How To Be A Heroine: Or What I’ve Learned From Reading Too Much: Review

There’s no shortage of heroes/heroines in my life. (Shameless plug: In fact, I have a special blog series dedicated to some of my literary heroes/heroines. Check out my Literary Hero page!) But I don’t think I’ve ever stopped and thought about my different heroines and what they meant to me when they came into my life. In How To Be A Heroine, Samantha Ellis decides to revisit some of her favorite books from childhood to see what she liked about the heroines and whether or not she still admired them.

When I first started reading this memoir, I was afraid that I wouldn’t be able to follow most of Ellis’ points and musings because I was unfamiliar with a majority of the novels in here. Sometimes (but not very often) I feel a sense of shame when I think about all of the books that I’ve never read, despite these books being considered some of the greatest novels of all time. Ellis talks about books by the Bronte sisters, Jane Austin, Laura Ingalls Wilder, Margaret Mitchell and many, many other novelists. Of all the books mentioned in here (around 100 or so), I’ve read 3 or 4. But Ellis likely anticipated there being readers who were not as well read as she was or who read some, but not all of the novels mentioned. She gives quick synopses of each book, before launching into her analysis. And her passion for reading and literature resonates throughout the entire memoir, so it made me want to pick up a copy of Wuthering Heights or Anne of Green Gables to better understand what all the fuss was about.

This memoir is peppered with great points and significant insights. But there are two really great points that stood out to me. The first comes in the chapter about A Room With A View and Lucy Honeychurch:

“Though I’m beginning to think all readings are provisional, and that maybe we need heroines for what we need from at the time.”

This was something that dawned on me in the beginning of the memoir, when it became clear that Ellis didn’t hold the same positive views about many of her childhood heroines. In several sections, she talks about how certain characters nestled in her heart when she was younger and in some cases inspired her to be a better person. But as she went back and reread the books, she realized that a lot of the characters were either bland or downright horrible people. She still found heroines in the story, but she realized that just because there is a female lead character, doesn’t automatically make them the true heroine of the story.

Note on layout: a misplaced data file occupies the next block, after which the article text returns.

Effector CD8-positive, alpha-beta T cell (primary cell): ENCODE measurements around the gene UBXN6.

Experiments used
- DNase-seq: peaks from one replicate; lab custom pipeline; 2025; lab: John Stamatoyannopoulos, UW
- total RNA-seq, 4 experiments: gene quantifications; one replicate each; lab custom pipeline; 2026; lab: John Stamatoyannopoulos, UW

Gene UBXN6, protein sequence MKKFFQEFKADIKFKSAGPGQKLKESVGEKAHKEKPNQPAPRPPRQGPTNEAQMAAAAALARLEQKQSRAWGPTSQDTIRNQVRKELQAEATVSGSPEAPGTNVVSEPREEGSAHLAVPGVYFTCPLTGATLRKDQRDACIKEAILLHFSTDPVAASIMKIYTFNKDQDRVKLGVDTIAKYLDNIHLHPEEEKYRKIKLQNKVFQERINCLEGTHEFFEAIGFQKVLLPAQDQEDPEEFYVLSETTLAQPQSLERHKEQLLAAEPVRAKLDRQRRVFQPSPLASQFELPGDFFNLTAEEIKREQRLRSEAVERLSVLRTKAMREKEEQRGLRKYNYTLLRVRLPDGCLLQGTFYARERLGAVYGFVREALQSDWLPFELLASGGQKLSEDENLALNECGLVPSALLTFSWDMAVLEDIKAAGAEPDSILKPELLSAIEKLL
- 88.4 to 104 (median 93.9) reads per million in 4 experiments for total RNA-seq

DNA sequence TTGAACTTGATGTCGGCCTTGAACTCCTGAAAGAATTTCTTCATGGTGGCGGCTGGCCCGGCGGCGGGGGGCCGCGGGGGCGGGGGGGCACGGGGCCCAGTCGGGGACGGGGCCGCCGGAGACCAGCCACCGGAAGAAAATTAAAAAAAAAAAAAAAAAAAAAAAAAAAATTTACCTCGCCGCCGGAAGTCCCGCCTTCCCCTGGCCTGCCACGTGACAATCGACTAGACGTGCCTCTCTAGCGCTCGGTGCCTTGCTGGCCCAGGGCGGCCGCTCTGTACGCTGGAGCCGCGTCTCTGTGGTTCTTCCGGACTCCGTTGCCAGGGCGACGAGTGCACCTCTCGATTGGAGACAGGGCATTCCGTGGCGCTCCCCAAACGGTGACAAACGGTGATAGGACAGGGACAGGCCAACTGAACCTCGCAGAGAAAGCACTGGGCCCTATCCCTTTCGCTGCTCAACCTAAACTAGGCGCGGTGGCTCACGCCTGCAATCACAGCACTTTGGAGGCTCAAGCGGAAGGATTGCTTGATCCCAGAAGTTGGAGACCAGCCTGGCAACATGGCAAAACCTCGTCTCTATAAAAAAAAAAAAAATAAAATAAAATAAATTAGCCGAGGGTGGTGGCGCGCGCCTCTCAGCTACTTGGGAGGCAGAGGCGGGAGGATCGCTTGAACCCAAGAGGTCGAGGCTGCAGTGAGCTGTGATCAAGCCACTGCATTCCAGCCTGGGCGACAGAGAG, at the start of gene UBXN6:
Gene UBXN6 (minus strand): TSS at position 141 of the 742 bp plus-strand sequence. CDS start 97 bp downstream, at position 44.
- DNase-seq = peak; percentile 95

The second point, and I’d argue the most important point, appears near the end. Her last heroine, Scheherazade, comes from One Thousand and One Nights or Arabian Nights. While, Ellis respects many of the heroines in the memoir, she seems to admire Scheherazade above everyone else, because she taught Ellis one of the greatest lessons about being a heroine:

“I felt let down when I could see the writer too much at work on a character because it reminded me forcefully that of course I don’t have a writer working on my story, guiding me to safety, bending the laws of reality for me, bringing me a hero to rescue me or transporting me to a better journey. No writer is writing me a better journey…And then I realise I am the writer. I don’t mean because I write. I mean because we all write our own lives. Scheherazade’s greatest piece of storytelling is not the stories she tells, but the story she lives. The best transformation in the Nights is Scheherazade transforming herself from vizier’s cosseted daughter to queen, mother, storyteller and savior.”

This was an uplifting way to end the memoir. It’s fun to read a fluffy princess or damsel in distress story occasionally, but the stories that stick with us more often than not, contain characters that decide to live a life according to their own plans. They don’t wait around for someone to slay the dragon. They get on their horse and do it themselves.

The only major complaint I have about this book is that she focused almost exclusively on works by American or European authors. And I’m not really sure if that’s a fair criticism since she was born and raised in England, so of course what she read in school would focus mostly on English authors. But still, I wish she explored heroines in works by African-American/African authors or Asian authors or Middle Eastern authors, etc.. But I don’t think this takes away from the points she made throughout the book.

How To Be A Heroine is both a fun and heart-warming read. I didn’t get to mention it in my review, but there are some good points in here on writing and character creation. Everyone can take away some point, whether big or small, from this memoir. I was a tad disappointed by the lack of POC authors. But the beauty of this memoir is that it can be replicated. I know I would like to go back to some of my favorite books and characters to see if my appreciation for them is still intact!

My Rating:



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